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The Ruins of Hampi

27 October 2016
ruins of hampi

Photo by Apadegal


Once the centre of the Vijayanagara Empire, the ruins of Hampi are captivating. The miles of remains deserve days of exploration, and are an essential stop during any trip to Southern India. The area is walkable, but in the summer sun it’s best to explore on bike or hire a rickshaw. 


The History of the Ruins of Hampi



Five hundred years ago, the city of Vijaya Nagara, found in the modern-day state of Karnataka, was home to half a million people: at the time this made it the second highest populated city on earth. It was the capital city of the Vijayanagara Empire, who for several centuries controlled all of Southern India. At its peak the city was the glorious jewel of the empire, complete with lavish temples and luxurious palaces.

After centuries of prosperity, the city was devastated in 1565 by an alliance of neighbouring Islamic kingdoms, the so-called Deccan sultanates. Following the loss at the battle of Talikorta, the city suffered months of destruction, having its treasures looted and its temples burned to the ground. The local population mostly fled, and the city became a shadow of its old self.


What’s the Deal with All the Rocks?


ruins of Hampi Indian adventure rally

Photo by Dey Sandip


Part of Hampi’s charm is the surreal landscape created by the many piles of huge boulders. If you believe Hindu mythology, the ruins of Hampi stand upon what was once a great monkey kingdom, of which only these boulders remain. However, scientists have an answer too: these are a natural phenomenon, the result of millions of year of erosion. As well as giving the ruins of Hampi an out-of-this-world feel, they were the perfect resources for the builders and sculptures of Vijayanagara. Even today, you can still find 500 remaining monuments across the sprawling ruins of Hampi.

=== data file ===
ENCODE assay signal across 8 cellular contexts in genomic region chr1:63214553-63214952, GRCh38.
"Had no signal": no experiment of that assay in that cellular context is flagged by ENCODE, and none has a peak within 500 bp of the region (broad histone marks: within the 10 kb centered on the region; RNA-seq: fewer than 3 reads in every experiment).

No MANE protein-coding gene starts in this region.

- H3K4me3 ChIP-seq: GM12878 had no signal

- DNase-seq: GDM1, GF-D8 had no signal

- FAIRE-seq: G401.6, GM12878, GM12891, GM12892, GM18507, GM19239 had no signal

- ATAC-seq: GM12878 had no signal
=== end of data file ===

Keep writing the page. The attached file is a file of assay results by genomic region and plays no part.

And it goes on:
Temples to Explore


ruins of Hampi


There are many temples to explore in the ruins of Hampi. Most noteworthy is Virupaksha Temple, in the sacred centre of Hampi, very recognisable thanks to its carved entrance towers (gopurams). It dates back centuries before the Vijayanagaran Empire, and yet is still in use today; it’s the oldest functioning temple in India and is in fact an important religious sight for Hindus. Also still in use is the Kodandarama Temple, well worth a visit for its several statues carved out of a single boulder.

There are too many other temples to list: the Krishna, Vittala and Ramachandra temples are just several, while the Lotus Mahal complex is popular too. You can explore the area of days, still encountering wonderful relics. You can also check out the grand elephant stables, which used to house the imperial family’s herd of elephants. While none are kept there nowadays, if you’re lucky you might see Virupaksha Temple’s elelphant Lakshmi: she bathes at 8am and she’ll bless you with a kiss if you give her owner a coin!



And Finally… Sunsets



After a day (or more) of exploring, find a perfect spot to watch one of Hampi’s famous sunsets. Hike to the top of Matanga Hill to see the rocks and ruins lit in myriad colours. Don’t let the crowds put you off: as you cast your eyes over the vast ruins of Hampi, you can imagine how the view would’ve looked when Viyayanagara had more than double the population of Paris!


India's Cup Adventure Rally


If you’re intrigued by the ruins of Hampi , you’ll have the chance to visit if you join the India’s Cup 2017, an adventure rally through Southern Indian. Beginning in Chennai on April 22nd, the minimal assistance rally will head South through Tamil Nadu, then travel up the Malabar Coast towards Goa, passing captivating historical sights, stunning views, and of course incredible roads, along the way.


Are you crazy enough to come along for the ride? Then join us on the next India’s Cup. Get a team together and let’s see you at the starting line! If you want to join us in spirit, like us on Facebook or follow us on Twitter and Instagram to keep up with our latest antics.
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About the Author


David is a writer currently living in Belgrade, Serbia. Originally from Scotland, he was previously based in Budapest, Hungary and Tbilisi, Georgia.